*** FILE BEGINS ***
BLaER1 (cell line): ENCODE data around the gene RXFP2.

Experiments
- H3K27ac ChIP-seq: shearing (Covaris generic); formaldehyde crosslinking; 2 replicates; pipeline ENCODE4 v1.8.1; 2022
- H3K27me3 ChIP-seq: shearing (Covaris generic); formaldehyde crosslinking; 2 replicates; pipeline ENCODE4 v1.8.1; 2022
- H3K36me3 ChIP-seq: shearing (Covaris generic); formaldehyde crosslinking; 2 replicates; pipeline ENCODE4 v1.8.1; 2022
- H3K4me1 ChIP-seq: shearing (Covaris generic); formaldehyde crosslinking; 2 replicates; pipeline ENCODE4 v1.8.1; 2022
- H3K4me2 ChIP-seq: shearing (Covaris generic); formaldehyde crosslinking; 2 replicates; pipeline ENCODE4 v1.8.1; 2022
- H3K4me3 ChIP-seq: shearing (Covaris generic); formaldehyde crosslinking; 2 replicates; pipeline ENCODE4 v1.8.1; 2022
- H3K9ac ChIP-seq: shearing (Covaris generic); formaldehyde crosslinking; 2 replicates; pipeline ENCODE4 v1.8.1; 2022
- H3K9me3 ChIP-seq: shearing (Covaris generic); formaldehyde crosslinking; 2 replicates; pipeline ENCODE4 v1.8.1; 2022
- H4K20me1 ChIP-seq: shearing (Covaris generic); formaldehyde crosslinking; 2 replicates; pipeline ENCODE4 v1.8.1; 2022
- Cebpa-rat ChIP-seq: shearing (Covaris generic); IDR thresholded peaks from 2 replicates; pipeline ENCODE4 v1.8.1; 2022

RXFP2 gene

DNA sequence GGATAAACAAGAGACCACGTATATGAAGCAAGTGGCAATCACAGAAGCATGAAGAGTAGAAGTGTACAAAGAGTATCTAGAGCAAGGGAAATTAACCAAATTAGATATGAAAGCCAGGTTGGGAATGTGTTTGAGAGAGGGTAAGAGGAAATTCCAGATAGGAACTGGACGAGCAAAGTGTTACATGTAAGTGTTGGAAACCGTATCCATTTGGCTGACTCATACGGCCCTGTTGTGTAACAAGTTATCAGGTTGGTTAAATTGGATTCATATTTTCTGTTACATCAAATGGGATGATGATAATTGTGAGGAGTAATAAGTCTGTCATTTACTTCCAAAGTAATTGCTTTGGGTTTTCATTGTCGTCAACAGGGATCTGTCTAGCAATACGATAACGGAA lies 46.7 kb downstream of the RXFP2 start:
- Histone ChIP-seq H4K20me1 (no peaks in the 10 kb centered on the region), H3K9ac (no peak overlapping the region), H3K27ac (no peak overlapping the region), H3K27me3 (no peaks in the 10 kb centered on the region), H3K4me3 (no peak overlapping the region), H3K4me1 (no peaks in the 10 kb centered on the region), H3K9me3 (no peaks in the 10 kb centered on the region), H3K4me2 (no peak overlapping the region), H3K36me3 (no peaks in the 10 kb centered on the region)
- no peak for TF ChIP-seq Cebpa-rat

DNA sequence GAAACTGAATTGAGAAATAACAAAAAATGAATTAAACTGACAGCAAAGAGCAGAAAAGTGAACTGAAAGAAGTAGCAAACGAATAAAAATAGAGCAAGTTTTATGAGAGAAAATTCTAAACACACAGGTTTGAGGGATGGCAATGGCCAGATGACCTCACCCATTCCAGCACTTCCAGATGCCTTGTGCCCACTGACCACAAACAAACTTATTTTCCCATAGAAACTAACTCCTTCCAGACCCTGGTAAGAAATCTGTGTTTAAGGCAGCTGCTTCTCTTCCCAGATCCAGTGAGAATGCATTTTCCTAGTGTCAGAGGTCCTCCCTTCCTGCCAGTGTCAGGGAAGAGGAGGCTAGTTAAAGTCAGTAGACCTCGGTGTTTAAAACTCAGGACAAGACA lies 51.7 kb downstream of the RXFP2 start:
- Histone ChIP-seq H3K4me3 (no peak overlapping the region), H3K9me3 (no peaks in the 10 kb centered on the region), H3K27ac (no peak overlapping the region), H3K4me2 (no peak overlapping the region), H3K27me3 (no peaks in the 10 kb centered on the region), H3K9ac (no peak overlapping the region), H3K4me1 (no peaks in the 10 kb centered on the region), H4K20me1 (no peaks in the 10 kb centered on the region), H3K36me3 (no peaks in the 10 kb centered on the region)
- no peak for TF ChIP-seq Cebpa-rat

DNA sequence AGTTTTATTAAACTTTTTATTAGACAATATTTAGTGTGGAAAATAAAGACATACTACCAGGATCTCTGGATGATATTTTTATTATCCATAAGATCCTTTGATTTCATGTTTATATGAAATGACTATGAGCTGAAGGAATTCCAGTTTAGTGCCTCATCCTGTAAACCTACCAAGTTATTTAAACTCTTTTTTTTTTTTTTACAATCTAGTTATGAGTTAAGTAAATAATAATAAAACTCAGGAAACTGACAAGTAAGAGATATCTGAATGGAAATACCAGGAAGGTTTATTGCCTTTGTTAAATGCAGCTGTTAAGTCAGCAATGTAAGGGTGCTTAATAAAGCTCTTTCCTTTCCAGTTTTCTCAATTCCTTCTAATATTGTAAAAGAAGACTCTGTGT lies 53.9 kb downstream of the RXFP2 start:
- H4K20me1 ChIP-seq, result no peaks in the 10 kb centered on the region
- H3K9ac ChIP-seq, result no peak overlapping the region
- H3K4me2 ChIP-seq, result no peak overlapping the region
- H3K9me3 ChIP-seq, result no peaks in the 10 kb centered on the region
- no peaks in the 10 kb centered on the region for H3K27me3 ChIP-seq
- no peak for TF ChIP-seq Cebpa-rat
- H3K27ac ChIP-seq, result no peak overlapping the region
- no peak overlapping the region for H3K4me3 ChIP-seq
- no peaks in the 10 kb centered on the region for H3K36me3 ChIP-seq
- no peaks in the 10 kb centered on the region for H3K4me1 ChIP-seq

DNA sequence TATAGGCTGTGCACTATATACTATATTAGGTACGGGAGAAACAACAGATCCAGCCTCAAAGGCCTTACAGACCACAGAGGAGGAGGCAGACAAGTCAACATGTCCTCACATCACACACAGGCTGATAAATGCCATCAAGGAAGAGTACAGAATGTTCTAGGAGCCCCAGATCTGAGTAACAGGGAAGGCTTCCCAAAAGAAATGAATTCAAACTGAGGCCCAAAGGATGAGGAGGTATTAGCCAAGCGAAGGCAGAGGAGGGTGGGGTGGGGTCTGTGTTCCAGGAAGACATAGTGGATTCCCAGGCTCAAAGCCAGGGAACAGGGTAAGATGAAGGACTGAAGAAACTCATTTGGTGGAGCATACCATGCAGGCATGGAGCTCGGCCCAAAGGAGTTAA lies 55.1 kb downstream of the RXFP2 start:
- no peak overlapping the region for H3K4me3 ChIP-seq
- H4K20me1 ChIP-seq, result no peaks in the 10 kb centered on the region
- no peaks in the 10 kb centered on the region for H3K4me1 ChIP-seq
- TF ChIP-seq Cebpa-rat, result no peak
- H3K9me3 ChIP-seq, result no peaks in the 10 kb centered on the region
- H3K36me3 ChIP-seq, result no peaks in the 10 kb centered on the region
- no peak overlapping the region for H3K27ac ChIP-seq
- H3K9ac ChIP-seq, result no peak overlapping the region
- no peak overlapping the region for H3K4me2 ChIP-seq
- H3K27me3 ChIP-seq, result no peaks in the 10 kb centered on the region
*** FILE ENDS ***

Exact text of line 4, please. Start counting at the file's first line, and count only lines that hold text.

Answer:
- H3K27me3 ChIP-seq: shearing (Covaris generic); formaldehyde crosslinking; 2 replicates; pipeline ENCODE4 v1.8.1; 2022